Search - Miles Davis :: Live Around the World

Live Around the World
Miles Davis
Live Around the World
Genres: Jazz, Pop
 
  •  Track Listings (11) - Disc #1

2002 remastered reissue of 1996 live release featuring material recorded on two tours from 1985-91. Includes Kenny Garrett & Foley & Adam Holzman. The closing track, 'Hannibal', comes from the very last performance of Da...  more »

      
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CD Details

All Artists: Miles Davis
Title: Live Around the World
Members Wishing: 1
Total Copies: 0
Label: Warner Bros / Wea
Original Release Date: 5/14/1996
Release Date: 5/14/1996
Album Type: Live
Genres: Jazz, Pop
Style: Jazz Fusion
Number of Discs: 1
SwapaCD Credits: 1
UPC: 093624603221

Synopsis

Album Description
2002 remastered reissue of 1996 live release featuring material recorded on two tours from 1985-91. Includes Kenny Garrett & Foley & Adam Holzman. The closing track, 'Hannibal', comes from the very last performance of Davis' life. Digipak. Warner Jazz.

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CD Reviews

Why You Must Own This Album
David Evans | Miami Beach, FL | 11/26/2006
(5 out of 5 stars)

"Overall, this is a phenomenal album which all Miles fans ought to have. There are however, two reasons why all jazz fans, all music fans and indeed all living and breathing people who love life and love music, must buy this album. First is Kenny Garrett's mind numbing, jaw-dropping 7 minute tenor solo at the end of the 13 minute "Human Nature". I'm pretty sure there's never in the history of music been a better tenor solo than that. If there is, I can't really think of one and I've heard a lot. Coltrane doing "My Favorite Things" at Birdland, maybe - but I think Garrett wins. The first time I heard it, I had to stop what I was doing and go back and listen because I couldn't believe my ears. That was about 6 years ago and the solo has yet to get old. So awed was Miles, that at the end of the tune, you can hear him providing Garrett with the Milesque sarcastic compliment "Kenny...Kenny...That wadn't nothin' man, that wadn't nothin'...I do that every night". Yeah Miles, over the course of a long career you have many, many outstanding solos, but Garrett matched you that night and you clearly knew it.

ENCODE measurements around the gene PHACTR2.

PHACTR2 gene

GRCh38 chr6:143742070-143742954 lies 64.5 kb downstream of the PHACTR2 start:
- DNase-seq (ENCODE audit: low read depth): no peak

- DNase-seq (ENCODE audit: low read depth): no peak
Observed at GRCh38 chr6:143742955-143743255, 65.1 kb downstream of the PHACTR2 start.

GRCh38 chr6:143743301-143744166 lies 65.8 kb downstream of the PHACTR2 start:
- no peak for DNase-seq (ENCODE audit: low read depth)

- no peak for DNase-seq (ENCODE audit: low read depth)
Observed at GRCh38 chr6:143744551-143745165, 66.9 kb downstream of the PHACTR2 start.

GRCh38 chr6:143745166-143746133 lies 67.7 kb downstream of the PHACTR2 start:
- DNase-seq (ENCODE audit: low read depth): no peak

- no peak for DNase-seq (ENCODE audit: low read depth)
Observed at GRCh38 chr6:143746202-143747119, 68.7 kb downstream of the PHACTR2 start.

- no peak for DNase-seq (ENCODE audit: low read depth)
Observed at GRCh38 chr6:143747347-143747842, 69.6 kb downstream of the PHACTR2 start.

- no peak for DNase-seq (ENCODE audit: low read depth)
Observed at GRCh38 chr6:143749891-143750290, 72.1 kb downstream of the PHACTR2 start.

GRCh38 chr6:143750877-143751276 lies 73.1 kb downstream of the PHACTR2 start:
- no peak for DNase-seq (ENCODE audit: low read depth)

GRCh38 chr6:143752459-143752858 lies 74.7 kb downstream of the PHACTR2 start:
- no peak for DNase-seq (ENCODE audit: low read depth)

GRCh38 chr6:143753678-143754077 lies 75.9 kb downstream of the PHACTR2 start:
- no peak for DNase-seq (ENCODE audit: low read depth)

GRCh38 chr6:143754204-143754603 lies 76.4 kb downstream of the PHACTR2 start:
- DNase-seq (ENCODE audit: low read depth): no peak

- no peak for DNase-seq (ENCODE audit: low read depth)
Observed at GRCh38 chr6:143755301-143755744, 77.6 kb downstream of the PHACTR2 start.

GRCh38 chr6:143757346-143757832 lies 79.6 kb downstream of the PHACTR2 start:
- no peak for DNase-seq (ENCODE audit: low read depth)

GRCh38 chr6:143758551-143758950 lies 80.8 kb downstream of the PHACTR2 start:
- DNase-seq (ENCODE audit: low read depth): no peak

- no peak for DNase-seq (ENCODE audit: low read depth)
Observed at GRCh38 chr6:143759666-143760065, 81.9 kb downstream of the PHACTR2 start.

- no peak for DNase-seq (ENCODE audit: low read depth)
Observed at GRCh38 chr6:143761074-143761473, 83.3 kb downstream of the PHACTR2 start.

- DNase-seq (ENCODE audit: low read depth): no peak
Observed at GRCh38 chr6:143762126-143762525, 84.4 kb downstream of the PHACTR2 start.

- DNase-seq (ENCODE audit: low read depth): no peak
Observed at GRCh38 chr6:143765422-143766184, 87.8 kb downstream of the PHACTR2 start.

Reason number two is the closing track "Hanibal" drawn from Miles' last live performance. In his exchanges with Garrett's sax, you can almost hear Miles' dying breaths, pleading for more life, for more air to fill his horn. It's surreal.

Buy this album. Listen and be amazed!
"
I approached this with some unnecessary trepidation
Talking Wall | Queen Creek, AZ | 03/03/2007
(5 out of 5 stars)

"God, I go back and forth on this one because I just loathe the sound of 80's synthesizers. Almost all the great music that is timeless is produced on analog instruments, there's way to much synthesizer on Live Around The World, BUT... this is really a great, tight band. Miles may not have the chops he had in the decade of '58 to '68 but this is still an enjoyable treat. I have about 90 Miles Davis discs and this is no where near my favorite but Miles, even at his worst (and this isn't his worst) is still pretty darn good.

A few months ago:

I approached this release with much trepidation. It wasn't because I was afraid to waste my money. I'm a huge Miles enthusiast. I have a farily large collection of his recordings (about 60 discs so far) starting with every master take he recorded with Charlie Parker and ending with The Complete Cellar Door Sessions. I have most of his Columbia work up to 1975 including many of the "Complete Sessions" box sets and all of the important Prestige releases including all of the quintet recordings and the Bags' Groove session. I know Miles' and his music very well. When Miles' returned to the stage in 1981, I found I could suddenly relate to all those legacy fans that were so upset when Miles first went electric. I love Miles' music but I did not want to be disappointed with a release from his post-hiatus years. I remember how giddy I was when I spotted the Lp "The Man With The Horn". It was ok, but something wasn't quite right. Much of what I'd heard of his last decade doesn't seem to move me the way the earlier stuff does. Admittedly, that's MY problem and is in no way a reflection on the validity or quality music Miles chose to play in his last years. So, I approached with much trepidation.